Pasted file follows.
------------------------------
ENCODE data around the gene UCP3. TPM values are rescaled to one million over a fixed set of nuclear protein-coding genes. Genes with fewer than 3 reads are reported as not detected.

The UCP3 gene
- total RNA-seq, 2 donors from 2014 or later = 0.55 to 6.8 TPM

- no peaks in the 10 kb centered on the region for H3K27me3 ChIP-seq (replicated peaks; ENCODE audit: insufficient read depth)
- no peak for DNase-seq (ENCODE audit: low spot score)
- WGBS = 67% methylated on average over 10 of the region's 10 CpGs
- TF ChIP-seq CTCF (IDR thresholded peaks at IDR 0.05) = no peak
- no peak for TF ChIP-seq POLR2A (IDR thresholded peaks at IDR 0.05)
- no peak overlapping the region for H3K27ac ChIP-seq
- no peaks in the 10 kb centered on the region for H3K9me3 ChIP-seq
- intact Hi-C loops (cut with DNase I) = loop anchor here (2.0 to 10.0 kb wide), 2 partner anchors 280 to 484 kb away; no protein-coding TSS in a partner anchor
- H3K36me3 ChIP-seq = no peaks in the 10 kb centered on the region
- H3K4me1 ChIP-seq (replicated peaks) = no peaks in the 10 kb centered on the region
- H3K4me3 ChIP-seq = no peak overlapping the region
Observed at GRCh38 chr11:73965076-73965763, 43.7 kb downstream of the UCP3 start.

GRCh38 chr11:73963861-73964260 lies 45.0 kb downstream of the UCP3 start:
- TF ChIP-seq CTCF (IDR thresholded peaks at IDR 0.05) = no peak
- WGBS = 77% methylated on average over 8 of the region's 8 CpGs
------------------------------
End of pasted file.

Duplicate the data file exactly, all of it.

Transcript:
ENCODE data around the gene UCP3. TPM values are rescaled to one million over a fixed set of nuclear protein-coding genes. Genes with fewer than 3 reads are reported as not detected.

The UCP3 gene
- total RNA-seq, 2 donors from 2014 or later = 0.55 to 6.8 TPM

- no peaks in the 10 kb centered on the region for H3K27me3 ChIP-seq (replicated peaks; ENCODE audit: insufficient read depth)
- no peak for DNase-seq (ENCODE audit: low spot score)
- WGBS = 67% methylated on average over 10 of the region's 10 CpGs
- TF ChIP-seq CTCF (IDR thresholded peaks at IDR 0.05) = no peak
- no peak for TF ChIP-seq POLR2A (IDR thresholded peaks at IDR 0.05)
- no peak overlapping the region for H3K27ac ChIP-seq
- no peaks in the 10 kb centered on the region for H3K9me3 ChIP-seq
- intact Hi-C loops (cut with DNase I) = loop anchor here (2.0 to 10.0 kb wide), 2 partner anchors 280 to 484 kb away; no protein-coding TSS in a partner anchor
- H3K36me3 ChIP-seq = no peaks in the 10 kb centered on the region
- H3K4me1 ChIP-seq (replicated peaks) = no peaks in the 10 kb centered on the region
- H3K4me3 ChIP-seq = no peak overlapping the region
Observed at GRCh38 chr11:73965076-73965763, 43.7 kb downstream of the UCP3 start.

GRCh38 chr11:73963861-73964260 lies 45.0 kb downstream of the UCP3 start:
- TF ChIP-seq CTCF (IDR thresholded peaks at IDR 0.05) = no peak
- WGBS = 77% methylated on average over 8 of the region's 8 CpGs